The Otherworld in the Andes by Freddy Silva

In this guest blog best-selling author and tour leader for our upcoming Peru journey, “Welcome to the Portals of Peru”, Freddy Silva explores the true significance of some of Peru’s most iconic sacred sites, revealing that stone towers (chullpas) such as those at Silustani and Cutimbo as well as portals such as Amaru Muru may have been part of a global tradition of secret initiation rituals.

See also: The Otherworld in the Andes Part II

Sixteenth-century chroniclers taking the road from Cuzco to Puno, on the western shore of Lake Titicaca, were amazed by the plethora of unusual round, stone towers perched on the edge of a mesa in a rural location called Silustani. These chullpas were constructed from small, ill-fitted river rocks and contained the preserved bodies of Inka nobles.

But there were other towers nearby and of a very, very different character – tall and tapering and built with massive curved stones, fitted together tongue-and-groove style, without mortar, so tightly arranged that an alpaca hair could not be inserted between them. They looked as though designed by a cosmic mason. Even back then it was suspected that their origin was pre-Inka, but provided the inspiration for later funerary practices; the earlier structures either contained no burials or the few bodies found inside were at odds with the age of the buildings.

Silustani in Peru
Classic chullpa, Silustani

To solve the riddles of the chullpas it is necessary to look at a similar situation elsewhere. As coincidences go, I had just written a book delving into the true meaning of resurrection and the temples where it was practised, and thanks to this revelation I was now able to see the chullpas in a very different light. In erecting these unusual towers the unknown builders were indulging in a ritual known only to adepts of Mysteries schools from China to Ancient Egypt: the ritual of raising the dead, also described by the apostle Philip as “living resurrection”.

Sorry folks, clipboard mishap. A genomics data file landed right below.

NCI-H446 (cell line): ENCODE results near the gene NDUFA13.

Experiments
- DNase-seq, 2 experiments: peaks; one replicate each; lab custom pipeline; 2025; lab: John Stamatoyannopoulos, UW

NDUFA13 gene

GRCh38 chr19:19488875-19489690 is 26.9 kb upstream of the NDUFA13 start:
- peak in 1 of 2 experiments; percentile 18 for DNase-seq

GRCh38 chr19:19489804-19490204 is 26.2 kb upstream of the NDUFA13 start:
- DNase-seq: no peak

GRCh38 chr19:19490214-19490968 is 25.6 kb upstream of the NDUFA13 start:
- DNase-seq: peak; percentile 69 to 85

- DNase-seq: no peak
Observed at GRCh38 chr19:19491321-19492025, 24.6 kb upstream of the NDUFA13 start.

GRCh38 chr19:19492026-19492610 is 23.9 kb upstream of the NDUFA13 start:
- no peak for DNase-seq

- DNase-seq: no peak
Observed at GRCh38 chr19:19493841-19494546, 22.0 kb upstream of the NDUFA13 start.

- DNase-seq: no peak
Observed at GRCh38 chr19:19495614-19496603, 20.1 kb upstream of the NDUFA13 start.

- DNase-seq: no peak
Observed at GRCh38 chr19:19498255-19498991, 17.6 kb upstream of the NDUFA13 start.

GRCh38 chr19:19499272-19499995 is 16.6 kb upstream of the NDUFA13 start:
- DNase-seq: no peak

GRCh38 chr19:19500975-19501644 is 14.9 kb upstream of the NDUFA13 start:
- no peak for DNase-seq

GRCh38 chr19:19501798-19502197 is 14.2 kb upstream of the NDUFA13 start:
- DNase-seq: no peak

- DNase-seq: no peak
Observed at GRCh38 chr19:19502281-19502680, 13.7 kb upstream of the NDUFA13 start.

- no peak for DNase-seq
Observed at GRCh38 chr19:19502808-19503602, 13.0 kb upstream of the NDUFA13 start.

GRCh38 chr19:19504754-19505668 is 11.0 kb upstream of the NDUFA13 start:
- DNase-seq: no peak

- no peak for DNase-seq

There are numerous “tombs” throughout Egypt, Greece, and Asia Minor where this ritual was practised. They are described by orthodox archaeology as burial places except no bodies were ever found inside them. Two of the most anomalous are the subterranean passage chambers of pharaohs Thutmosis III and Unas; the former had earlier built himself a funerary chamber a mile away (where his mummy was actually found) so why on earth should one man need two tombs? Each of these chambers is covered from floor to ceiling with unique texts describing the method for ascending into the Otherworld, but with one notable difference: the instructions are meant for a person who is alive: “It is good for the dead to have this knowledge, but also for the person on Earth…. Whoever understands these mysterious images is a well-provided light being. Always this person can enter and leave the Otherworld. Always speaking to the living ones. Proven to be true a million times.”

stone circle peru
Stone circle marking solar and lunar processes, with one of the many chullpas in the distance. The entire hill of Sillustani appears to have been used for ritual, every chullpa oriented East, when the candidate emerged from within to face the rising Sun and declared risen from the dead.

In Unas’ chamber, beneath his pyramid, the text even asserts the moment the pharaoh reaches the Otherworld: “Unas is not dead, Unas is not dead.” Indeed the Egyptians claimed that many of the pyramids and temples were places of rest but not necessarily a person’s final resting place, leading to the conclusion that they must have originally served a ritual purpose.